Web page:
May I return to the small but important symbolic point I raised with the Secretary of State yesterday? There were reports this morning that the stars and stripes were flying over Umm Qasr to indicate that it had been successfully captured, which I think sends out an unfortunate signal about the nature of the operation. It would be singularly unfortunate if the stars and stripes were, for example, planted over the parliament building in Baghdad at some future stage of operations. In the full understanding of their attachment to their flag, I wonder whether the Secretary of State can find time to make representations to our American colleagues about the importance of symbols and the nature of the operation.
I agreed with the hon. Gentleman when he made the same point yesterday, although we have to understand the way in which, at the end of a vigorous confrontation, any soldiers are likely to feel the need to demonstrate their success. I suspect that that is what happened overnight. None the less, the hon. Gentleman makes a good point and I will ensure that it is passed on.
The Secretary of State will know that 3 Commando Brigade is based at Stonehouse barracks in my constituency. I join him in paying tribute to the professionalism and sheer dedication of the men and in sending condolences to the families of those who have been lost. Will he urge that the families get information as quickly as possible? Many families in Devon and Cornwall are anxious.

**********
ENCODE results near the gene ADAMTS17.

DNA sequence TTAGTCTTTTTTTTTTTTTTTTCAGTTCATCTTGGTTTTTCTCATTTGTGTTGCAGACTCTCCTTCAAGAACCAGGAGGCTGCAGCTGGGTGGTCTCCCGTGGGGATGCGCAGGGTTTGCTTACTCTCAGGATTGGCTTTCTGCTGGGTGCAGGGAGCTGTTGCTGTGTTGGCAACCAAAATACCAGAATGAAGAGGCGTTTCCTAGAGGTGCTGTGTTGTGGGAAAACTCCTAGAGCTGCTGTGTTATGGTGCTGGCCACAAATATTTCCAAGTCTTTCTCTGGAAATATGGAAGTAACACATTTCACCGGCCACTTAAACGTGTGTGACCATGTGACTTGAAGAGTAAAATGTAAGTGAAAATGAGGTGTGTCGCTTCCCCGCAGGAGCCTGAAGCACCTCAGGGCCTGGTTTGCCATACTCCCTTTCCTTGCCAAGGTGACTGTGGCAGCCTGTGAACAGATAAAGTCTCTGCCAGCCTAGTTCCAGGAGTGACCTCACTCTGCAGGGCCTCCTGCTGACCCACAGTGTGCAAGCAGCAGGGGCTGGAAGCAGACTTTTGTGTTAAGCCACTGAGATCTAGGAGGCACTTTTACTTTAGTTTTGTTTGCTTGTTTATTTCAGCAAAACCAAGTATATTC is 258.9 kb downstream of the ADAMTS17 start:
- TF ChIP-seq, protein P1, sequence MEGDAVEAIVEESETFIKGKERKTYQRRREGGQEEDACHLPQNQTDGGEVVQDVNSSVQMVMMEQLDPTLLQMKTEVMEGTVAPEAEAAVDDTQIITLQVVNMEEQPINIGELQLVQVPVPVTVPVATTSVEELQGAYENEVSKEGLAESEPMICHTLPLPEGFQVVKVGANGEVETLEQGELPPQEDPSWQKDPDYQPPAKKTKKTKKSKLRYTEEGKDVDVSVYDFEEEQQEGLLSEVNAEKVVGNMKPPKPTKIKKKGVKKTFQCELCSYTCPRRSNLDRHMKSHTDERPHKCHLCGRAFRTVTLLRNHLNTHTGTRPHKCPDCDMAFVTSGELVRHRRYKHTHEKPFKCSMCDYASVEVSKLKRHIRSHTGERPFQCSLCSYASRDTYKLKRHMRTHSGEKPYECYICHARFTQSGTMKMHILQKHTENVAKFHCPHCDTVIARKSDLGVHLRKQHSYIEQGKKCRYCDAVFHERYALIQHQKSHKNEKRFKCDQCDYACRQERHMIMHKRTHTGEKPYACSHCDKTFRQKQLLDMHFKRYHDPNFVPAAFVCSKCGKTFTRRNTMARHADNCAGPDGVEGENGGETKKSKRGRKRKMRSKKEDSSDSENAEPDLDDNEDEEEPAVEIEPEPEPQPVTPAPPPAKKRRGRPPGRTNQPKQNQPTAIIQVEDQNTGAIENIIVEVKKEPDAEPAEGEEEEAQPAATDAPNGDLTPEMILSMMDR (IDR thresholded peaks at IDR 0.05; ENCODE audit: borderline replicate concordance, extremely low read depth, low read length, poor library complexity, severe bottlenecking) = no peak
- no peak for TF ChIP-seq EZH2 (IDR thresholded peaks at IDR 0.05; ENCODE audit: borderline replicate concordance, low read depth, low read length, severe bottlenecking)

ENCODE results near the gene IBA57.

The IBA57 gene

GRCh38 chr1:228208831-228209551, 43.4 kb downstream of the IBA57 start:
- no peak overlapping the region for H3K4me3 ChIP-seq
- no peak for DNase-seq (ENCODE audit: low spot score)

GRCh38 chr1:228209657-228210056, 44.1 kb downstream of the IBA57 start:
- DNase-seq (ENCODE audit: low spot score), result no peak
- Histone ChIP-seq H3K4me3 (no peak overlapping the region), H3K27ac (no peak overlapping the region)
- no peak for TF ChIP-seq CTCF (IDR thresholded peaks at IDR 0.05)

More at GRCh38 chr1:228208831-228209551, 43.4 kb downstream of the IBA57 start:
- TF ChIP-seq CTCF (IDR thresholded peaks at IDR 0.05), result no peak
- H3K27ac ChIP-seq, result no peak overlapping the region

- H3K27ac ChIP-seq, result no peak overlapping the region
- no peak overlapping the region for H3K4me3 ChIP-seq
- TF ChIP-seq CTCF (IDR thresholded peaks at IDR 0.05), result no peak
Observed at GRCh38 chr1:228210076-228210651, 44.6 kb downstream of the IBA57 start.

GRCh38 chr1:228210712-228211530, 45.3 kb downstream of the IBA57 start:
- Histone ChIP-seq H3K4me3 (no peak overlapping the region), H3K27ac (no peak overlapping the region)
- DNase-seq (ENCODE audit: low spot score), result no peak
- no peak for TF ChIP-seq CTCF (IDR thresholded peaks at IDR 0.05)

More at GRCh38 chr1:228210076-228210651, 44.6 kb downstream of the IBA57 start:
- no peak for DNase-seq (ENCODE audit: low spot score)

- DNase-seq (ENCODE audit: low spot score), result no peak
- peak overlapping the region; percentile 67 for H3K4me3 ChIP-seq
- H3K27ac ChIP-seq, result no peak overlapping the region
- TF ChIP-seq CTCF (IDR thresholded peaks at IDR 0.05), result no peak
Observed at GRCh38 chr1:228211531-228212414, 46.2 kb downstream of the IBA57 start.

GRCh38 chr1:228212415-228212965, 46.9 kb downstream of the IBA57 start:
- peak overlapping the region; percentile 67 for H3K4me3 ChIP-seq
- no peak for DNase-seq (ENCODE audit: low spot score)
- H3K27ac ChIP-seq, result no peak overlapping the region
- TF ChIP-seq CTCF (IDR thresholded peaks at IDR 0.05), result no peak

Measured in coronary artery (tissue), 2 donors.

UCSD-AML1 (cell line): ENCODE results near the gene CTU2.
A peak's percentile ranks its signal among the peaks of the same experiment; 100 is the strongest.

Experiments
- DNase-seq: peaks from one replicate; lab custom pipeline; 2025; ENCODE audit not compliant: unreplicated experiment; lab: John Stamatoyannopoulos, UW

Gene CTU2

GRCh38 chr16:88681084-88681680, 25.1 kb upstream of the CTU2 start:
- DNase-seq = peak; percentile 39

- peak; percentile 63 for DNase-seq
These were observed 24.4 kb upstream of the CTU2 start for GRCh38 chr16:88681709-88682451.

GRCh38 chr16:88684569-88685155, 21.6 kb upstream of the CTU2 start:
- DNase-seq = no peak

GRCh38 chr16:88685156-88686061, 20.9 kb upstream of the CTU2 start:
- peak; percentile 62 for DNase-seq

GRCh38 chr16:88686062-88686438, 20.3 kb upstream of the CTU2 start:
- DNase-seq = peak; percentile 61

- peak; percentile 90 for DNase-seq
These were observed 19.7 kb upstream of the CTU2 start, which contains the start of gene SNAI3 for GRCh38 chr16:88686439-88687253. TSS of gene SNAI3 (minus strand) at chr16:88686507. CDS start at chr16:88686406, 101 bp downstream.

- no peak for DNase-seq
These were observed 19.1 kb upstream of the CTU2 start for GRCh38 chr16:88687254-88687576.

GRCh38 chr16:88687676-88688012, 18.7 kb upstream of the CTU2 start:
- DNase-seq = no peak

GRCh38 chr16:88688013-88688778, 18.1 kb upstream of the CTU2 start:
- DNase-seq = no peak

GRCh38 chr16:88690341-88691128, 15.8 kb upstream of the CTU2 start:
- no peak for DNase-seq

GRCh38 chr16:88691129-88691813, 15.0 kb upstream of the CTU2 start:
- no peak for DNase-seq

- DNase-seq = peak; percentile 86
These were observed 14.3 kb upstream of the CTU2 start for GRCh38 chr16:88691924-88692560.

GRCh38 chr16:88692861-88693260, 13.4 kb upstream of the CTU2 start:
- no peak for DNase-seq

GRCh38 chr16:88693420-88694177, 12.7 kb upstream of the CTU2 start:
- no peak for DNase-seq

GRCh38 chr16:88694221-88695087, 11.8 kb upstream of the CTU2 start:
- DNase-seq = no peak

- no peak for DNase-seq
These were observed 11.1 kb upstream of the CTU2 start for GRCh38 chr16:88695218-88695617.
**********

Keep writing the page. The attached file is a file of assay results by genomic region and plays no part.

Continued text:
May I share my concern about reports this morning from Plymouth suggesting that the some of the national press are doorstepping the families—[Hon. Members: "Disgraceful."] That might be rumour, but will my right hon. Friend urge journalists to treat people in a respectful and appropriate manner?
I have had the privilege of visiting my hon. Friend's constituency and meeting her constituents, many of whom serve in Her Majesty's armed forces. They will all be deeply affected by the tragedy that has occurred. I can only endorse her observations about the need for the press to behave responsibly in these very difficult times.
I join the House in expressing sympathy for both the American casualties and the British casualties from 3 Commando Brigade. I know the brigade well and am sure that this setback will serve to stiffen their resolve rather than to weaken it.
Will the Secretary of State confirm that there are enough reserves in place to take the place both of casualties and of exhausted units, and that training has started of forces to follow on once the fighting has finished to carry out reconstruction work and form the garrisons that will inevitably be required?
I can give that confirmation. As the hon. Gentleman will be aware, training has not been affected by the current deployments to Iraq or by our commitment to provide emergency fire cover should that prove necessary. Clearly, however, those factors have to be reviewed regularly, and I assure him that I shall report to the House if there are any such difficulties—but I emphasise that there are not at present.